How did you get involved with the film Think Like a Man?
Steve Harvey is a good friend. Will Packard and I met and he said that he wanted me to star in the film. It’s a smart, urban film. So they put together a great cast. We just finished shooting. It took two months to film.
When we think of comedy, we only think about enjoying the jokes. But with the recent troubles of Katt Williams and Dave Chappelle’s hiatus from the business, are there hidden pressures of being a comedian?
A lot of those guys didn’t really lose their way. The industry and media has a way of flipping things and making it into what they want it to be. No one knows what’s really going on with Dave. No one really knows what’s going on with Katt. At the end of the day, they are two talented and funny dudes. Given the opportunity, they can continue to be funny. When it comes to pressure, you are your own judge. I don’t take the word pressure seriously. This is what I chose to do, so I don’t pay attention to pressure.
Are there any drawbacks from constantly being in the limelight?
This is the life I chose. I don’t mind my fans requiring my time. So when I’m on the street, I’ll stop to take pictures if necessary. The best thing about being in the limelight is realizing that you have an effect on people.
What are your thoughts on President Obama?
I think Barack Obama is doing what he’s supposed to do. People expect an overnight change. George Bush was in office for eight years and messed up a lot of s***. President Obama is trying to repair what he can.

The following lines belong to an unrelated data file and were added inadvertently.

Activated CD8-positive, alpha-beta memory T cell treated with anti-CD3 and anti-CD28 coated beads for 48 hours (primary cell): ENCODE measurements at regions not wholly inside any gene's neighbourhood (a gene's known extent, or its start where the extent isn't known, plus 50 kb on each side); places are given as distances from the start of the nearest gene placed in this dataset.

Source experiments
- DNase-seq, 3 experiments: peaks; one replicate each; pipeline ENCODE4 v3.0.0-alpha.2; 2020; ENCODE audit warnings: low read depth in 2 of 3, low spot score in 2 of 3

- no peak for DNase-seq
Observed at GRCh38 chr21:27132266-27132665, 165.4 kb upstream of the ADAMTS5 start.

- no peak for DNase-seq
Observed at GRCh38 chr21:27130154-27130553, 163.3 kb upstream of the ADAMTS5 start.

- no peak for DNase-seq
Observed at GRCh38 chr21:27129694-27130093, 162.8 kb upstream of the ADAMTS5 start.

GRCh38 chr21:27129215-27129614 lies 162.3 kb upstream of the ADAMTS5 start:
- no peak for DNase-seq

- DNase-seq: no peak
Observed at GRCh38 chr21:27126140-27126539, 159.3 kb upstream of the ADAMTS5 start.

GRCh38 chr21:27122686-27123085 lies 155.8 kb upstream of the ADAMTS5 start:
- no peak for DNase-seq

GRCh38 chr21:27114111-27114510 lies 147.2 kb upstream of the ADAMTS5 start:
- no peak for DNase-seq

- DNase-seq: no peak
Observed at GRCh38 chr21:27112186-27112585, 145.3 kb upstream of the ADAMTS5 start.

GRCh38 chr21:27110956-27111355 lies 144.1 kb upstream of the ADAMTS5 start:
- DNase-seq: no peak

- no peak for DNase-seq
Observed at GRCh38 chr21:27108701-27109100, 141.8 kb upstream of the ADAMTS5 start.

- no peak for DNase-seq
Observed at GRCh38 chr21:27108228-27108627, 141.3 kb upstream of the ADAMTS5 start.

If you were president, what would be your first agenda?
If I was president, I would buy all of the pants in the world. I would keep them in the White House. And no one would be able to wear pants because I’m the president.
You discuss relationships a lot. Tell us how broke dudes can date supermodels?
You take ammonia and you put it in a cloth. Act like you’re going to hug her and put it over her mouth real fast. She’ll be knocked out and you can take her with you. Technically, that’s a date. It’s not legal, but it’s somewhat of a date. But seriously, you can try be funny. Being funny can get you a long way in the relationship department. Just make someone laugh.
How does a woman know a man loves her?
That’s difficult, because it takes a guy a long time to get to that level. Some women can mistake consistency and companionship as love. But it’s not sometimes. Guys can like your company and be around you for a long time. And eventually, some guys may move on or get distracted. It’s human nature. But when men get to a certain age, they mature and realize what’s important in a woman. That age, for men, is about 56. You’re not in love until your 56.
When it’s all said and done, what do you want people to say about Kevin Hart and your place in comedy?
I’m becoming a mogul. I’m 32 and I’m a CEO. I have my own company. I’m writing, producing and I will be starting my own film projects. Look at what Tyler Perry has done and what Ice Cube has done. They took their own money and invested in themselves. It’s about making history. My goal is to be a legend in comedy. My goal is to be mentioned with Richard Pryor and Eddie Murphy. That’s the best thing in the world. I want to succeed on all levels.